22. #22
    SSolo, on your left!
    Reputation:
    Join Date
    Apr 2008
    Posts
    2,577
    Quote Originally Posted by Duzitall
    I agree BB. Every time someone talks about low gears the boys from Indiana, Iowa and such chime in with "WTF? grow a pair" I'm not sure these guys even know what a mountain looks like.
    X2..............here we have some steep, loose terrain and some very long climbs. I also like to see people's inventiveness at work, even if I might not need or want it...good to use your brain and think. However, I have found my 29er to allow me to push a taller gear farther than my 26" which really surprised me.

    Quote Originally Posted by Davidcopperfield
    As far as I know It clears 38 whereas interferes with 39T. You just need longer screws to adjust the cage range or something like that and then it works fine- how fine? I'll ask the owner and will keep up updated. The teeth are a bit too protuding and steep.
    It will be used on 3x8/9 or 2x9 or even 1x9...
    Interesting about the adjuster screws. The teeth do look a bit too tall/deep cut and no ramps on the gear sides to help the chain climb up the larger gears......


    Quote Originally Posted by Duzitall
    For a 29er 20x39 on AM 16 kg is needed on over 30% ascends. That's where the difference pop in- either walking or riding.
    What? Please clarify.
    Last edited by Natedogz; 01-09-2009 at 12:32 AM.
    Get off the couch and ride!

  23. #23
    mtbr member
    Reputation: simenf's Avatar
    Join Date
    Nov 2008
    Posts
    602
    Where I am riding marathons (in Norway), it is very steep and a larger than 34T would be useful for 29ers.
    Not only for very long and steep climbs in races, but also when base training when you want to stay in a zone. I agree that I generally can use the same, or even taller, gearing on my 29er compared to the 26er, but I would welcome a 12-36T cassette.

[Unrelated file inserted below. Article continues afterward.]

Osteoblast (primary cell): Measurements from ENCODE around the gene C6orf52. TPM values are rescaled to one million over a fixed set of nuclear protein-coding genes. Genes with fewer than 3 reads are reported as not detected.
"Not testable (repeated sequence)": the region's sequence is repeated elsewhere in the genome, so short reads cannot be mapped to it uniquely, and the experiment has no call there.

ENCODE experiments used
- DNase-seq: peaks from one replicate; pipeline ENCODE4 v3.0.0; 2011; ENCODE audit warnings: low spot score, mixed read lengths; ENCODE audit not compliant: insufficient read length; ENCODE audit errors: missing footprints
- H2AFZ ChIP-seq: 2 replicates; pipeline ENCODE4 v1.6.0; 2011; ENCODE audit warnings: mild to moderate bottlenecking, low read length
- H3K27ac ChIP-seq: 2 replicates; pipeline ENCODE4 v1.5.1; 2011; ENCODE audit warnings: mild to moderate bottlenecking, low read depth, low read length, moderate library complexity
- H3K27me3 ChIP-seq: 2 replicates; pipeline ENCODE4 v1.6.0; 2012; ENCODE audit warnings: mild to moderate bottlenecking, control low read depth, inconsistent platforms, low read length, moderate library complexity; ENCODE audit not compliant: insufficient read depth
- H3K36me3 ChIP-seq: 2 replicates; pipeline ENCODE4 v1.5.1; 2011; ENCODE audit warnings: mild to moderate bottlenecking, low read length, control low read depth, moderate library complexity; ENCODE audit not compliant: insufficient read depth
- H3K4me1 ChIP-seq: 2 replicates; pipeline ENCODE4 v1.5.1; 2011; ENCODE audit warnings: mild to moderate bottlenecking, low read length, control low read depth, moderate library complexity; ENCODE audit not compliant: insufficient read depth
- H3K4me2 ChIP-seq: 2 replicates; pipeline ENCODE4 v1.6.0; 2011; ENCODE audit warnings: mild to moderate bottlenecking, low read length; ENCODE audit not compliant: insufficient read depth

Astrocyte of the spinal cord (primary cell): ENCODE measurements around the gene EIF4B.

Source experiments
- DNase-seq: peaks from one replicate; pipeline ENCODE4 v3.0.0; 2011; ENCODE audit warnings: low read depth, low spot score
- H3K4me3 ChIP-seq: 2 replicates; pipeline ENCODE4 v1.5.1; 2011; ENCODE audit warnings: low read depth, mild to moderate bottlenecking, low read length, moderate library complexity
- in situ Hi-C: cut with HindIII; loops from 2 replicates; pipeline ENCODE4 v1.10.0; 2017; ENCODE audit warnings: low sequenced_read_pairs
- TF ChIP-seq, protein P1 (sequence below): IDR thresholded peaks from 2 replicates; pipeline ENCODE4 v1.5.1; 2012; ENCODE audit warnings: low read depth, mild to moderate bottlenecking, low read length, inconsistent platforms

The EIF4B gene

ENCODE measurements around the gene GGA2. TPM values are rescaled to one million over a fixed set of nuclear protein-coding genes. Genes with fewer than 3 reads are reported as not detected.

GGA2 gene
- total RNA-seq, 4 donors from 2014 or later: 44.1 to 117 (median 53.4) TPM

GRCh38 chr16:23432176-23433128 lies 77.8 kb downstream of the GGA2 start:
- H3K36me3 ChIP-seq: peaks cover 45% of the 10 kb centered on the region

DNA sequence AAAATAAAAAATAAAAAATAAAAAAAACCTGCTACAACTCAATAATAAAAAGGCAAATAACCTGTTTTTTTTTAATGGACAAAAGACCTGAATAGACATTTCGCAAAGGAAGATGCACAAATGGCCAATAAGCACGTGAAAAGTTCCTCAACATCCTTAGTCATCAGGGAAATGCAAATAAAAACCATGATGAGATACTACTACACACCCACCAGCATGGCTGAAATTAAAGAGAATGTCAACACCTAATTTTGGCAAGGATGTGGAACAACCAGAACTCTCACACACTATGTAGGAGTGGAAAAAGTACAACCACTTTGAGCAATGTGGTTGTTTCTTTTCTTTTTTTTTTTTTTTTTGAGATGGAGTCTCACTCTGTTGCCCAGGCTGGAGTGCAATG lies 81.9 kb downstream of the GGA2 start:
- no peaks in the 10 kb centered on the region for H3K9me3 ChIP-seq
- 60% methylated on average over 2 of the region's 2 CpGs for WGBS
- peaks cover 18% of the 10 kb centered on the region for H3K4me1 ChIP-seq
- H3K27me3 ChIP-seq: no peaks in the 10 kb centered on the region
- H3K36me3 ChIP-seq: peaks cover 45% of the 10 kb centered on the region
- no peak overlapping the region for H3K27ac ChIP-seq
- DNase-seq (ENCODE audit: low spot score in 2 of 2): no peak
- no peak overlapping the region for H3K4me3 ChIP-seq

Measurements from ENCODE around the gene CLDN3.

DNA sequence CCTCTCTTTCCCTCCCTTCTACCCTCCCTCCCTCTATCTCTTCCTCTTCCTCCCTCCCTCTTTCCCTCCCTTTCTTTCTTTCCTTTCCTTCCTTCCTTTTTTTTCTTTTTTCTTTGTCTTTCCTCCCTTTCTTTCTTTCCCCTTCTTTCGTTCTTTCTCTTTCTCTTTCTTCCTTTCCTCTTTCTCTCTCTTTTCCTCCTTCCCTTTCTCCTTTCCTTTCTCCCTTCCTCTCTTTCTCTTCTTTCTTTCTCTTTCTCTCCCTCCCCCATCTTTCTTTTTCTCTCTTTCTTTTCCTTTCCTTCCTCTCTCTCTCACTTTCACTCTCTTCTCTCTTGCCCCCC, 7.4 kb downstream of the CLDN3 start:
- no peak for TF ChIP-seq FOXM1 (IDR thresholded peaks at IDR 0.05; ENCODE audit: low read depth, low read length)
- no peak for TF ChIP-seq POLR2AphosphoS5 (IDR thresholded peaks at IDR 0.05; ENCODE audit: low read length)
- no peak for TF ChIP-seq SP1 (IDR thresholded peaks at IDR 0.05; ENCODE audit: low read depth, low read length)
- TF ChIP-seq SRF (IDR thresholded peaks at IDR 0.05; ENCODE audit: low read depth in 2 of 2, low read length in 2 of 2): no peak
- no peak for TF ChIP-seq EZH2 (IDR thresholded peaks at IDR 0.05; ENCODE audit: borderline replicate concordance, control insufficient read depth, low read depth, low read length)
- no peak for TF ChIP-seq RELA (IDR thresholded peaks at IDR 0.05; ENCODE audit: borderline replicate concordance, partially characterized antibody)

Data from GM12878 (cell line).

24. #24
    Recovering couch patato
    Reputation: Cloxxki's Avatar
    Join Date
    Jan 2004
    Posts
    14,019
    This cassette can take away the need for a granny gear, where leaving away the larger front ring is becoming common practice.
    It it works, it works!

    24x39 is more efficient than 20x32, more teeth engaged. If you get 22x39, it's the super short gear many riders secretly want. Not that I see the use for one :-)

    I would just use a 38t front ring and a 12-39t cassette to ride everything.

  25. #25
    meh....
    Reputation: Monte's Avatar
    Join Date
    Dec 2003
    Posts
    3,590
    Quote Originally Posted by Cloxxki
    24x39 is more efficient than 20x32, more teeth engaged. If you get 22x39, it's the super short gear many riders secretly want. Not that I see the use for one :-)
    Exactly. 24 x 39 for the "everyday" rides. Install a smaller granny for the rides with the big climbs.

  26. #26
    Team Awesome
    Reputation: playpunk's Avatar
    Join Date
    Mar 2005
    Posts
    974
    Quote Originally Posted by Duzitall
    I agree BB. Every time someone talks about low gears the boys from Indiana, Iowa and such chime in with "WTF? grow a pair" I'm not sure these guys even know what a mountain looks like.
    Seriously? I live in West Virginia. It isn't Colorado or the Alps, but we have plenty of hills - and lots of steep ones.

    I really can't imagine any application where you would NEED a gear that small - even on a snow bike. You might as well be walking. I ride my bike to go as fast as I can on the bike. If I want to go for hours at 2 miles an hour, I'll walk.

    You can spin a 22 x 32 at 3mph. That is SLOW. 22 x 34 is even easier. If you want to run 1x9 or 2x9, I can kind of understand, but I still think for 99.99% of the time standard gearing is enough. 29 x 34 is 24.7 gear inches - 22 x 39 is 16.4. 1.8 v 1.2 % gain ratio.

    I don't get the fascination with easy gears on this board....

  27. #27
    is buachail foighneach me
    Reputation: sean salach's Avatar
    Join Date
    Sep 2007
    Posts
    6,602
    Quote Originally Posted by Duzitall
    I agree BB. Every time someone talks about low gears the boys from Indiana, Iowa and such chime in with "WTF? grow a pair" I'm not sure these guys even know what a mountain looks like.